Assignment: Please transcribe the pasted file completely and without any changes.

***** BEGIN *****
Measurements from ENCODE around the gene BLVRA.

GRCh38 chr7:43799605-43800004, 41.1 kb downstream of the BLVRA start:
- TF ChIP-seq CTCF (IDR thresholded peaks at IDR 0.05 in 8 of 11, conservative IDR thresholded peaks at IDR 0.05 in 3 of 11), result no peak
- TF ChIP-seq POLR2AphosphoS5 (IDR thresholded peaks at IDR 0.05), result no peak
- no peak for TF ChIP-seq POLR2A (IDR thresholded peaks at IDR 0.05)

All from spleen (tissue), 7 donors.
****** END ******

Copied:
Measurements from ENCODE around the gene BLVRA.

GRCh38 chr7:43799605-43800004, 41.1 kb downstream of the BLVRA start:
- TF ChIP-seq CTCF (IDR thresholded peaks at IDR 0.05 in 8 of 11, conservative IDR thresholded peaks at IDR 0.05 in 3 of 11), result no peak
- TF ChIP-seq POLR2AphosphoS5 (IDR thresholded peaks at IDR 0.05), result no peak
- no peak for TF ChIP-seq POLR2A (IDR thresholded peaks at IDR 0.05)

All from spleen (tissue), 7 donors.